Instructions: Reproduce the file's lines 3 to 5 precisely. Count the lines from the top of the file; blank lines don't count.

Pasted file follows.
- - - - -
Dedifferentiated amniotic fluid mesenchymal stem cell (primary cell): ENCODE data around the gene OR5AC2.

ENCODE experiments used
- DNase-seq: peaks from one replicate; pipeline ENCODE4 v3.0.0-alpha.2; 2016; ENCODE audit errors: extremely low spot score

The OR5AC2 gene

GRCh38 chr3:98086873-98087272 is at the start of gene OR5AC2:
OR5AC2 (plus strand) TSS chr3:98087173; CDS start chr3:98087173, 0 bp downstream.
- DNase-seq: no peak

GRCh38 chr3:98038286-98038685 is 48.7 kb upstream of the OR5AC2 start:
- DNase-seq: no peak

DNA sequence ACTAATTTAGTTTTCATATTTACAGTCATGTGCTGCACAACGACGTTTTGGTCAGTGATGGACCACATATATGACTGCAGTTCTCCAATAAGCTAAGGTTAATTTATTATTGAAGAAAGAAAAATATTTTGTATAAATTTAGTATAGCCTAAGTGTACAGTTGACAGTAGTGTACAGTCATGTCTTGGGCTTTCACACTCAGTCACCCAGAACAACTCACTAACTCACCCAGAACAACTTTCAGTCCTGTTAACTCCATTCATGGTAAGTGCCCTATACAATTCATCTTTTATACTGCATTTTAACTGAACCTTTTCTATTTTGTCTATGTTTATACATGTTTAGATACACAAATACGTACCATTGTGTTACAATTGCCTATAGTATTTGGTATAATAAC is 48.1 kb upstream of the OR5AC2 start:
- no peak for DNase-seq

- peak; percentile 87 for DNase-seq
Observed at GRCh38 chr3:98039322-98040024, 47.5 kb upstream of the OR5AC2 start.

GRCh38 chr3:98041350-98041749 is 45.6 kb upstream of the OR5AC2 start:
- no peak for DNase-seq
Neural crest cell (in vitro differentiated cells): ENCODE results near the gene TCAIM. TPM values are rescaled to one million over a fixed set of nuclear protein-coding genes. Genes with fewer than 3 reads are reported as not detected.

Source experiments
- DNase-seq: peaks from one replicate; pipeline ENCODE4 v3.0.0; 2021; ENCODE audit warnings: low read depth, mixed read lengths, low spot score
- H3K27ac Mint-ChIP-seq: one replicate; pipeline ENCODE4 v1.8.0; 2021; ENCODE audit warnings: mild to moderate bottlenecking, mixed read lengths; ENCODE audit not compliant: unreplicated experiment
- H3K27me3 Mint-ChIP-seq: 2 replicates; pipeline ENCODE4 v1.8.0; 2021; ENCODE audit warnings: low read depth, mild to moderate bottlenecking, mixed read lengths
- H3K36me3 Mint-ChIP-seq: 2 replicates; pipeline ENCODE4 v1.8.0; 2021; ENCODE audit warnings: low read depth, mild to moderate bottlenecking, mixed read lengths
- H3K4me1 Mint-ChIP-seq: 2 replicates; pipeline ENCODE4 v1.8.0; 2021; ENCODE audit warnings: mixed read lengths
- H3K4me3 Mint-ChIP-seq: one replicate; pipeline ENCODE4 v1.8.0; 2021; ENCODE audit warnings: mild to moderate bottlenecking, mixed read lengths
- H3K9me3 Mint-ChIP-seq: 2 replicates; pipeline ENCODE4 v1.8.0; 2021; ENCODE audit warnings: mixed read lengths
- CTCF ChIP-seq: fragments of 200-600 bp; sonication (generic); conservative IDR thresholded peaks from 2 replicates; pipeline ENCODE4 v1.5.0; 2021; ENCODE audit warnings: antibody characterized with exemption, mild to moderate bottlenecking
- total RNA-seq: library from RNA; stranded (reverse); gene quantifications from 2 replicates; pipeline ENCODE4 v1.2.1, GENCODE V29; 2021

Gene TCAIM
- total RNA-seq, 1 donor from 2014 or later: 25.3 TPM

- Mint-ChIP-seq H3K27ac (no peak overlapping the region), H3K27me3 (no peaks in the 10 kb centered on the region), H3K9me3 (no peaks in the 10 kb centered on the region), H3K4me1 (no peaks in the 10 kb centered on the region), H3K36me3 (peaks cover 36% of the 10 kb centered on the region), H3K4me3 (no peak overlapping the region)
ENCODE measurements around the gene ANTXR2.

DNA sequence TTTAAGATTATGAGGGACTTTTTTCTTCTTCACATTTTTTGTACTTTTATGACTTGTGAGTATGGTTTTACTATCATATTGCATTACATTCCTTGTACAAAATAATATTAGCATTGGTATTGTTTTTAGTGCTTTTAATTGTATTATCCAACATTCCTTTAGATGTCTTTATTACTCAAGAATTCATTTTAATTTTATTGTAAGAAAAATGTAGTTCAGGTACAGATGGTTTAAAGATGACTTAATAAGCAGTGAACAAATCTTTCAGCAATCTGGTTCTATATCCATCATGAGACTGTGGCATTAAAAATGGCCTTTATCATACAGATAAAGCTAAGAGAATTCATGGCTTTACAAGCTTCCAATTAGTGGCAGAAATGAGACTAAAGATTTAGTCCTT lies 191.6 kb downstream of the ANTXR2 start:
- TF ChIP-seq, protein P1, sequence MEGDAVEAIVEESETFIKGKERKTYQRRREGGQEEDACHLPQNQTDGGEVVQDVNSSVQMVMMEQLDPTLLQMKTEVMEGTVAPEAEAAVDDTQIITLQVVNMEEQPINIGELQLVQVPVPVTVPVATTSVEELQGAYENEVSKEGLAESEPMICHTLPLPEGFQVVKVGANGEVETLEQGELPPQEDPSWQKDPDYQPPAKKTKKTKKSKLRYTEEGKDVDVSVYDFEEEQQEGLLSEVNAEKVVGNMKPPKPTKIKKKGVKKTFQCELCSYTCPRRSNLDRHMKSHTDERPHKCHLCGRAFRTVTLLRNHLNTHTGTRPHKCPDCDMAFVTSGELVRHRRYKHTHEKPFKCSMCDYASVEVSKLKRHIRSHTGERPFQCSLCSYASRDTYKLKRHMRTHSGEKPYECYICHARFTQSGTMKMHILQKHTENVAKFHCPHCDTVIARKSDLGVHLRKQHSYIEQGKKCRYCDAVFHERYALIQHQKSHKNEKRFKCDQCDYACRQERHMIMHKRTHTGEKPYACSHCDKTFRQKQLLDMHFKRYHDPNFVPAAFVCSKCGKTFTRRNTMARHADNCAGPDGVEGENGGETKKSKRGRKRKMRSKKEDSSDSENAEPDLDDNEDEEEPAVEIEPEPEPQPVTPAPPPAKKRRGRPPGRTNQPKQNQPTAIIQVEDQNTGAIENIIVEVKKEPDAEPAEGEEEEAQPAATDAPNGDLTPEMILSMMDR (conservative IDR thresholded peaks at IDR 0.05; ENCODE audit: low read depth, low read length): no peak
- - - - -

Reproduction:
- DNase-seq: peaks from one replicate; pipeline ENCODE4 v3.0.0-alpha.2; 2016; ENCODE audit errors: extremely low spot score

The OR5AC2 gene

GRCh38 chr3:98086873-98087272 is at the start of gene OR5AC2: